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[Albert Owen in the Chair] — Backbench Business — Fisheries

Part of the debate – in Westminster Hall at 4:03 pm on 2nd December 2010.

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Photo of Oliver Colvile Oliver Colvile Conservative, Plymouth, Sutton and Devonport 4:03 pm, 2nd December 2010

I am grateful for the opportunity to speak in this annual parliamentary debate on UK fishing policy. I congratulate Dr Whiteford on opening the batting, hours before somebody else opens the batting down under. I also congratulate the Backbench Business Committee on granting this debate. It is important, and it would be helpful if next year, this debate took place in the Chamber.

Over the past 10 years, as the Conservative candidate and now the Member of Parliament for Plymouth, Sutton and Devonport, I have become aware how totemic the issue of fishing has become on the peninsula and how it can become the conduit for anti-EU sentiment. It goes much wider than just fishing. When I was a parliamentary candidate, I consistently said that I would say to Ministers that Plymouth is not Portsmouth; we are not 20 minutes away from Bristol and we would be very grateful if the Government took real notice of what happens in the south-west and on the peninsula, especially in relation to fishing.

Fishing is one of those issues that appears very regularly in the Western Morning News, the Herald in Plymouth and, of course, on the BBC's "Spotlight" programme. It is a very important community issue, which I believe receives great emotional support as well. I am afraid that Edward Heath's 11th-hour intervention and subsequent Government decisions to give Europe a greater say over our fishing policy, which affects our communities, was a very big mistake. It has made many of our fishermen very sceptical about the CFP and consequently very sceptical about some of the EU's conservation proposals too.

Many of our fishermen are horrified that the Austrians, who have no coastline whatsoever, should be able to have a say on the CFP, while other British fishermen feel that the UK Government gold-plates much of our EU fisheries regulation, whereas in Spain, of course, the inspectors are hundreds of miles away from the Spanish fishermen and ports, very rarely visiting them, and they are very lax on enforcement too.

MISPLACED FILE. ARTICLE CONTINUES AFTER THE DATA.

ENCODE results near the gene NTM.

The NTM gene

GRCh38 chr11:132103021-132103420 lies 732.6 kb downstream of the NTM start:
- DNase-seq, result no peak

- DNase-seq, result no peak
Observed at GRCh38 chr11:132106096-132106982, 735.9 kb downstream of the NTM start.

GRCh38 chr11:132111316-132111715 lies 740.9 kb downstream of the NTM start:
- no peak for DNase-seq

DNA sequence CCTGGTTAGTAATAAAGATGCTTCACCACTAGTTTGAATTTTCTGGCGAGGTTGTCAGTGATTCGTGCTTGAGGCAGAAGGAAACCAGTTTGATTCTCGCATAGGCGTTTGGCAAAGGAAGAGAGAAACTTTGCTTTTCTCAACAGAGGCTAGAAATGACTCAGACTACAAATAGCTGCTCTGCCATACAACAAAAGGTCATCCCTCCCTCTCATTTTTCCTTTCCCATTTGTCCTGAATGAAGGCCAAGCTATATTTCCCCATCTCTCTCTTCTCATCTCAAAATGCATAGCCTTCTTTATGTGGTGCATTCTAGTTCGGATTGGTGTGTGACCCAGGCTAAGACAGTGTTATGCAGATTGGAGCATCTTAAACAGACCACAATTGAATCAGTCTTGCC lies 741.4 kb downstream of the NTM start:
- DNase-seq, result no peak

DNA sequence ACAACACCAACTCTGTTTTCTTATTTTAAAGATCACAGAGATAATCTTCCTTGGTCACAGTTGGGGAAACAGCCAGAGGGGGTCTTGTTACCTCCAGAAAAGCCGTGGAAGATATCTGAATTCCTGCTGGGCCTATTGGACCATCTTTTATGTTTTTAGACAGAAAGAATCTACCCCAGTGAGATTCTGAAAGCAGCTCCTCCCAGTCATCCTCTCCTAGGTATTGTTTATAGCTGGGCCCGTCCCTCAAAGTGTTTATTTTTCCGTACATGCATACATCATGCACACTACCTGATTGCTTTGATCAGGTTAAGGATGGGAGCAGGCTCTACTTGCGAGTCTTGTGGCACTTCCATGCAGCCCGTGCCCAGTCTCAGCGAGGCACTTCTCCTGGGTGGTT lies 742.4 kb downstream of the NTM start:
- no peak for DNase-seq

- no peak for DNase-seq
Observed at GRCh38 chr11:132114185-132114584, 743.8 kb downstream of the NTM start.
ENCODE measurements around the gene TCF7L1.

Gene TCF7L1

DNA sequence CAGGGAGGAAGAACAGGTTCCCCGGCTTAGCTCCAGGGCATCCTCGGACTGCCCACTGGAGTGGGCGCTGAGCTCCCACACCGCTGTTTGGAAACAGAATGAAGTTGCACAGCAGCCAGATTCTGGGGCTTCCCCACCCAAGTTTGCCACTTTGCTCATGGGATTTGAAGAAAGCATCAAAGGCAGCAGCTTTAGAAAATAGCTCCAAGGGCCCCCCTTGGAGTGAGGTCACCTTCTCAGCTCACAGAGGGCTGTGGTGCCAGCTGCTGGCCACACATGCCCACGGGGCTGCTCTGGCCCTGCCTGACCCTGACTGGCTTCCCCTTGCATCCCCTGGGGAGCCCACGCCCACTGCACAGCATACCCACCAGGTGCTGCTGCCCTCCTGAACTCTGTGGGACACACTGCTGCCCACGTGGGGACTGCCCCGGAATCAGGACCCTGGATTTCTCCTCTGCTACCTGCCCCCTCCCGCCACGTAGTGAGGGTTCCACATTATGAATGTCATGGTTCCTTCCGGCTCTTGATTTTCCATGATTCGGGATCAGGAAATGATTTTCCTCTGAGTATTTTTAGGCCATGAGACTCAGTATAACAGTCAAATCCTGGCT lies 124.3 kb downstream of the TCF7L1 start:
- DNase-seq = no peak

Last Friday I spent the whole day, along with my hon. Friend Sheryll Murray and Alison Seabeck, seeing first-hand how Plymouth is a major global player in marine scientific research. I firmly believe that Plymouth needs to make more use of that research, to rebalance the economy, which is very dependent on the public sector. That research can help our economy immensely.

Our day included going to see the Royal Navy, Plymouth Marine Laboratory, Plymouth university, the Marine Biological Association, the Sir Alister Hardy Foundation for Ocean Science and the National Marine Aquarium, all of which I am delighted to say are based in my constituency of Plymouth, Sutton and Devonport. Although I would say this as a Plymouth MP, it was rather unhelpful that the previous Labour Government decided to put the Marine Management Organisation up in Newcastle rather than in Plymouth, although I am sure that that is something that might be reconsidered at a later date.

I very much want to invite my hon. Friend the Minister, who is responsible for fisheries, to come down to Plymouth to see some of the very good work that is taking place in the marine industry. If he would like to come and do that, I would be delighted to welcome him.